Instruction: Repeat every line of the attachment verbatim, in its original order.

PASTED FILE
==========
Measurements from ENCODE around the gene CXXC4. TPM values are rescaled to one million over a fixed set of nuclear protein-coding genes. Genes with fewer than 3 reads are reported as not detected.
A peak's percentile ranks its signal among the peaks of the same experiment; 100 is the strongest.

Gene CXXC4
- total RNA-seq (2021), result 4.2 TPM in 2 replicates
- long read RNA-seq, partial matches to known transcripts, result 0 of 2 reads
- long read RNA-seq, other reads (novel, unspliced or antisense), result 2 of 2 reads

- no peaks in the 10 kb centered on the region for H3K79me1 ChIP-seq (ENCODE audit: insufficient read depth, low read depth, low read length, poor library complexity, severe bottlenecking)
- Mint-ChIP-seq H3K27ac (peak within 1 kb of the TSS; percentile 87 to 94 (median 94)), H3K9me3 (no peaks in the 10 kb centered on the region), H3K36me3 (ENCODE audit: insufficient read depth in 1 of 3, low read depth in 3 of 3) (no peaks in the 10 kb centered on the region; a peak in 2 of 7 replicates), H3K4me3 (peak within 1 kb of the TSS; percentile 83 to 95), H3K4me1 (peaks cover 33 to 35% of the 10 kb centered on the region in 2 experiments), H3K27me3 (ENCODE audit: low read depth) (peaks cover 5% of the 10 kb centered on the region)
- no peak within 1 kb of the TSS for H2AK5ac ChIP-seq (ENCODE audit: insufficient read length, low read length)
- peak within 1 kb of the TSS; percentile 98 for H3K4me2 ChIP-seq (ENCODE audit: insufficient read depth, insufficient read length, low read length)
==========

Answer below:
Measurements from ENCODE around the gene CXXC4. TPM values are rescaled to one million over a fixed set of nuclear protein-coding genes. Genes with fewer than 3 reads are reported as not detected.
A peak's percentile ranks its signal among the peaks of the same experiment; 100 is the strongest.

Gene CXXC4
- total RNA-seq (2021), result 4.2 TPM in 2 replicates
- long read RNA-seq, partial matches to known transcripts, result 0 of 2 reads
- long read RNA-seq, other reads (novel, unspliced or antisense), result 2 of 2 reads

- no peaks in the 10 kb centered on the region for H3K79me1 ChIP-seq (ENCODE audit: insufficient read depth, low read depth, low read length, poor library complexity, severe bottlenecking)
- Mint-ChIP-seq H3K27ac (peak within 1 kb of the TSS; percentile 87 to 94 (median 94)), H3K9me3 (no peaks in the 10 kb centered on the region), H3K36me3 (ENCODE audit: insufficient read depth in 1 of 3, low read depth in 3 of 3) (no peaks in the 10 kb centered on the region; a peak in 2 of 7 replicates), H3K4me3 (peak within 1 kb of the TSS; percentile 83 to 95), H3K4me1 (peaks cover 33 to 35% of the 10 kb centered on the region in 2 experiments), H3K27me3 (ENCODE audit: low read depth) (peaks cover 5% of the 10 kb centered on the region)
- no peak within 1 kb of the TSS for H2AK5ac ChIP-seq (ENCODE audit: insufficient read length, low read length)
- peak within 1 kb of the TSS; percentile 98 for H3K4me2 ChIP-seq (ENCODE audit: insufficient read depth, insufficient read length, low read length)